Among the 53 prison systems that provide source data for the COVID Prison Project, 6 designate which of their facilities are public or private. We analyzed some of these data to get understand if there are differences in testing practices, and, subsequently, case rates in private and public facilities.
We found that private prisons have fallen behind their public counterparts in COVID testing and case detection. Among federal prisons, 6 out of the reported 11 private prisons are not reporting any COVID data (Big Spring FL, Big Spring, Dalby, Moshannon Valley, Reeves CI, Reeves DC). The five prisons reporting COVID data only report the number of inmates that have tested positive for COVID. As of June 8th, these private facilities have only reported a total of 72 positive cases and no testing information. This number has remained constant at 72 since reporting began on May 8th.
In Florida, private prisons have been slower to ramp up COVID testing than public facilities with three of the state’s five private prisons (Graceville, Lake City, Moore Haven) having tested fewer than 10 people who are incarcerated as of June 3, 2020. The state’s two private prisons that have detected COVID outbreaks are, unsurprisingly, the two that have tested over 1,200 inmates each (Gasden, South Bay). However, comparisons between Florida’s public and private facilities remain difficult, as certain private (South Bay) and public (Liberty) facilities that have detected COVID outbreaks are reporting a decreasing cumulative number of COVID tests, which technically should be impossible.
Among other states reporting testing data and information relevant to which facilities are private, Hawaii’s private prison has only tested three inmate and West Virginia one inmate as of June 8th. In Hawaii, though, testing numbers are low for all facilities (regardless of private vs. public designation).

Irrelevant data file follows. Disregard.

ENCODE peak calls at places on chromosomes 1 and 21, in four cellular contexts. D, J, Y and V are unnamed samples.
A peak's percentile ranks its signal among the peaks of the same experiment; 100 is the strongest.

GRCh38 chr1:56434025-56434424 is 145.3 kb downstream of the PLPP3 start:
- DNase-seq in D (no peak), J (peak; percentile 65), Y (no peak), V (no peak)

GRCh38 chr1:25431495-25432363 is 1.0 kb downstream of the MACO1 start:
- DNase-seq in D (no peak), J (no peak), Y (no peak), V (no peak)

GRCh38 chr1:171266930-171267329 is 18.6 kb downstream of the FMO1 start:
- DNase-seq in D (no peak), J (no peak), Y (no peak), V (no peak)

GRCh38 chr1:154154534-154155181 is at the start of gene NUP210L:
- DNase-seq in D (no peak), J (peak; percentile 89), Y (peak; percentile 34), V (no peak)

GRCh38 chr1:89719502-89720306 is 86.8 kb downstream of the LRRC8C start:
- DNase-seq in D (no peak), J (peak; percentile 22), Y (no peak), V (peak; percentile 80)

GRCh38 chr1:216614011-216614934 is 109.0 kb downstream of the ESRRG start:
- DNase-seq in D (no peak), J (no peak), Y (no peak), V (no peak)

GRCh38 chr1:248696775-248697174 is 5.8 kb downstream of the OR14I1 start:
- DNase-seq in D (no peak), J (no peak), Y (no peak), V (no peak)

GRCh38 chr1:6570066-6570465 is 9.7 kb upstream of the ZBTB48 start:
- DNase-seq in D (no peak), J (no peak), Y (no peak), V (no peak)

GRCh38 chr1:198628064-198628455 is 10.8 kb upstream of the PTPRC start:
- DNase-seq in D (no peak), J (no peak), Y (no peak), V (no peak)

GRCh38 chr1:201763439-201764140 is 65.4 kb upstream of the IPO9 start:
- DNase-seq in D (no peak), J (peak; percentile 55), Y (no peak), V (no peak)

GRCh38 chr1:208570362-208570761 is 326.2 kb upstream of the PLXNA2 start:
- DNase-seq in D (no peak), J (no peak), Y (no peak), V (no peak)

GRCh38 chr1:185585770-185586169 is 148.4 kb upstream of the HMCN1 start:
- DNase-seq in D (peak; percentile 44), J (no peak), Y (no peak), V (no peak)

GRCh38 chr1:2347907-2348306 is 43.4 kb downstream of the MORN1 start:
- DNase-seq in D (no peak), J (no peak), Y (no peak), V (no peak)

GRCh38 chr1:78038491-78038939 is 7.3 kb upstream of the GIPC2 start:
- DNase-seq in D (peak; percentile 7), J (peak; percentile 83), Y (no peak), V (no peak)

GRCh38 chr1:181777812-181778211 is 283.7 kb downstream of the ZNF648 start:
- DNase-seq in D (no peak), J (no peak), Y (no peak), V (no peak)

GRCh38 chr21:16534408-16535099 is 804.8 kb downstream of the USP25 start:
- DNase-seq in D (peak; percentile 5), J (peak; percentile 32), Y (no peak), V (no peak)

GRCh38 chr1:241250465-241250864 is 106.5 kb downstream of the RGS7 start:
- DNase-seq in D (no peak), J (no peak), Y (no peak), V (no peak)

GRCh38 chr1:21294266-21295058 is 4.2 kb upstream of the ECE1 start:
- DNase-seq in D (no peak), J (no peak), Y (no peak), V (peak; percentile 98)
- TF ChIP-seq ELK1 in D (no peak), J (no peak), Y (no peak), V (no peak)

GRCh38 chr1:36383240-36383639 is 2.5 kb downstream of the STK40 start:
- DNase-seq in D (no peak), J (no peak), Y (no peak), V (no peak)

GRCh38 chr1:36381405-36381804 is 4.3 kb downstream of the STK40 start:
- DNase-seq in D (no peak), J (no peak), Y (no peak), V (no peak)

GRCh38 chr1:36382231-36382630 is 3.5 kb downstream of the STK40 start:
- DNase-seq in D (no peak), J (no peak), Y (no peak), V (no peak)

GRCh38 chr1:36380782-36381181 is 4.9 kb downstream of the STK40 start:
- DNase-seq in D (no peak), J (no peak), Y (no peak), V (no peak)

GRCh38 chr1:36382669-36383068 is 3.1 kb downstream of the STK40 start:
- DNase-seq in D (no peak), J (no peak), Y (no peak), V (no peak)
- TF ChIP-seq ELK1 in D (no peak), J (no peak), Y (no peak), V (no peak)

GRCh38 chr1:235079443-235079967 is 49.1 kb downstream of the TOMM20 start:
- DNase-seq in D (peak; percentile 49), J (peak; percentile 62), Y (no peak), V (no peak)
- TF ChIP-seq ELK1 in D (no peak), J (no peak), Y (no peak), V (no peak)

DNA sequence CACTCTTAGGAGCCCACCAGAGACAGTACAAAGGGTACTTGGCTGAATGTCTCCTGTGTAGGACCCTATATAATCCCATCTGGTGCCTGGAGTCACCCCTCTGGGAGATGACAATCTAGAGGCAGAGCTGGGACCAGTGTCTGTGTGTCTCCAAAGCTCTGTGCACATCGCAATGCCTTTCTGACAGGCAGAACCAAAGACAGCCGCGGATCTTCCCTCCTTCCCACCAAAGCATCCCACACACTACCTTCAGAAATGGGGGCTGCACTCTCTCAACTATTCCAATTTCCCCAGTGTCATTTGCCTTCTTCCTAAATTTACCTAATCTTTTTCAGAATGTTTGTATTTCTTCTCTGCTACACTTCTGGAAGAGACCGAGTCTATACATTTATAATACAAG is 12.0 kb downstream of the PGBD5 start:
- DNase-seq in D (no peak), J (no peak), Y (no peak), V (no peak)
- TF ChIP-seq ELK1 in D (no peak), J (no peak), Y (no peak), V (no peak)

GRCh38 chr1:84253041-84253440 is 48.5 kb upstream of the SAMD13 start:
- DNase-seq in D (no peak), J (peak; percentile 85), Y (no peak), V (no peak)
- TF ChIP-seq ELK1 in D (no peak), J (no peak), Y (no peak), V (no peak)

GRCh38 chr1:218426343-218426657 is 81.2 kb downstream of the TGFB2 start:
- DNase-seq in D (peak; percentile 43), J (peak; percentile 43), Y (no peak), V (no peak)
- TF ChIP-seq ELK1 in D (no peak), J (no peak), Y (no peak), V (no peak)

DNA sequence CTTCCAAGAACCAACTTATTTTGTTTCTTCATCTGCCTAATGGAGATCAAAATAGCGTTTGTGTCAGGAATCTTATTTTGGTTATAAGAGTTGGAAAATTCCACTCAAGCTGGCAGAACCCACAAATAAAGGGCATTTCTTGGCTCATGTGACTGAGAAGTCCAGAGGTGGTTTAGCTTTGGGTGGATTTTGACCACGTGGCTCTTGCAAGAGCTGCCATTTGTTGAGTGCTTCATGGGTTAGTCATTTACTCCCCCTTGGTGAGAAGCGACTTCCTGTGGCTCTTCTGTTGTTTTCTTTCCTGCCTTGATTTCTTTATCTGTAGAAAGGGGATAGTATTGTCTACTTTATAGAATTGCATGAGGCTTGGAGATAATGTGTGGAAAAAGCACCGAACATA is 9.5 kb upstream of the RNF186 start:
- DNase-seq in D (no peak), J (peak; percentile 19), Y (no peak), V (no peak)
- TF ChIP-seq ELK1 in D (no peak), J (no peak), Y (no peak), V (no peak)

While Georgia does not report the total number of tests, as of June 8th, no private facilities in Georgia had reported a change in the number of positive or recovered cases since May 4th whereas public facilities are reporting increasing numbers almost daily. In addition, Georgia’s private facilities are not reporting any staff information while the public facilities are.
We are able to glean more information from Arizona, where the total number of people in each facility is reported. As of June 3rd, private prisons have tested 0.68% of inmates whereas public prisons have tested 4.63%. Of those tested, private prisons have found 21% of inmates to be positive and public prisons have found 12% to be positive, indicating a dire need for further testing.
In summary, we are still learning more about private facilities, and while many states do not report which facilities are private, where information is available, private facilities are, in many cases, testing less, waiting longer to enact robust testing measures, and are reporting fewer cases even when reporting higher rates of test positivity.